May 20, 2005
University of Maine at Fort Kent assistant professor of mathematics and business, Roger A. Roy and UMFK director of student teaching, Dariel Jacobs, recently attended the 12th Annual International conference on teacher research at McGill University and the American Educational Research Association annual conference in Montreal, Canada.
Roy presented his paper, entitled "An Application of Complexity Theory to Student Academic Success" to a special interest group at the American Educational Research Association event.
According to Roy, "The paper was written on the application of complexity theory to new student academic success in a higher education setting. The application is called landscape design, which is a set of organizational principles that originated in business organization theory. The underlying research was an attempt to use principles of complexity theory in a proactive manner to improve performance in a group."
The American Educational Research Association (AERA), founded in 1916, is primarily concerned with improving the educational process by encouraging scholarly inquiry related to education and by promoting the expansion and practical application of research results.
Roy's paper, "Suggested Uses of Landscape Design in K-12 Settings", was based on showing how to influence localized decisions, by altering the setting in which localized decisions are made."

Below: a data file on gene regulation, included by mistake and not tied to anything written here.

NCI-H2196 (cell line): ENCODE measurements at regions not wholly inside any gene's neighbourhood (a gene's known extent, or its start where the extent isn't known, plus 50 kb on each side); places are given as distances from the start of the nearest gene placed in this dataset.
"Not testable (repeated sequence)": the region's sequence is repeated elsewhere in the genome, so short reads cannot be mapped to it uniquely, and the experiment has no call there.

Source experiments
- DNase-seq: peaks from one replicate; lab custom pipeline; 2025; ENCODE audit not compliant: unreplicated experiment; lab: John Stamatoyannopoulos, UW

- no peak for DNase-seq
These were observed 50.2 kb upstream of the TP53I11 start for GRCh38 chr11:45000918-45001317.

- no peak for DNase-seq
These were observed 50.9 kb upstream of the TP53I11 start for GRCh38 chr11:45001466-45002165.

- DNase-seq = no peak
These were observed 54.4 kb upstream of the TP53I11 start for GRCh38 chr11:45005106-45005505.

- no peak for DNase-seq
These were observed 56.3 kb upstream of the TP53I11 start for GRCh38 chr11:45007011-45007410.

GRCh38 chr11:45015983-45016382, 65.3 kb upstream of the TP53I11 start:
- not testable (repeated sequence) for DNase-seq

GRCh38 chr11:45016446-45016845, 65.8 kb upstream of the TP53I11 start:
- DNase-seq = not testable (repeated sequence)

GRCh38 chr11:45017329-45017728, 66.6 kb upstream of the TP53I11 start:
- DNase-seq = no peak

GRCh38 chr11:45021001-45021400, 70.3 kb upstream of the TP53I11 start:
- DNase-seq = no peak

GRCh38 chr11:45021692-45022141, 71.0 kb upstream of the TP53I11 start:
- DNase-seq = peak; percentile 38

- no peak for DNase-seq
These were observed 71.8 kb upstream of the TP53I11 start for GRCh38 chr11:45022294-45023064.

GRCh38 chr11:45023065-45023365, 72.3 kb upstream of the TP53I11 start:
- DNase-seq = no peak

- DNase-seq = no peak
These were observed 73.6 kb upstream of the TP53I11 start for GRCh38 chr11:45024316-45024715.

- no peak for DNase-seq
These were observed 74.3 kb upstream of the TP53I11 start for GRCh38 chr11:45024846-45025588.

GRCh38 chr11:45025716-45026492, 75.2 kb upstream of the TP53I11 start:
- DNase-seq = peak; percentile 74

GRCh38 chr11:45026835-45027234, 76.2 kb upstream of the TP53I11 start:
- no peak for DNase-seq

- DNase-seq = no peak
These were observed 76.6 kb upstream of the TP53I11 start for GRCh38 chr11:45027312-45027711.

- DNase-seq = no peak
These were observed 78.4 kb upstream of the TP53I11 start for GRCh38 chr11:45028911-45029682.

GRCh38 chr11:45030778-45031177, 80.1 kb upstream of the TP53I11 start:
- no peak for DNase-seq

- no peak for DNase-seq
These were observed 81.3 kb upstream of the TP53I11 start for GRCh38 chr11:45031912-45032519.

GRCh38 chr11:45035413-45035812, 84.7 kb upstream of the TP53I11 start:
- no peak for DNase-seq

Jacobs, who was co-chair of the 12th Annual International conference on teacher research, also presented a paper entitled "The Possibilities of Teacher Hope in Theory and in Action: A Drama Exploration."
The purpose of her paper was based on a study to discover elements of hope schemata for teachers. Theories of hope and of education were the foundation of the study.
The case study involved investigating one teacher and one teaching practice. The research was based on how the teacher's hopefulness and hopelessness shaped his or her practice and how practice informed and adjusted both.
Jacob's results indicate that performance in partnership with students maintained or strengthened hope. For example, teachers gain hope by overcoming stressful or challenging situations or creating new but obtainable goals. As for hopelessness, teachers lose hope by excluding creative offers made by others or by misplaced extensive praise.
Jacob states in her paper, "that repetition and renewal of experimental knowledge, together with skill and wisdom in teaching practice, sustain and maintain hope in theory and in action."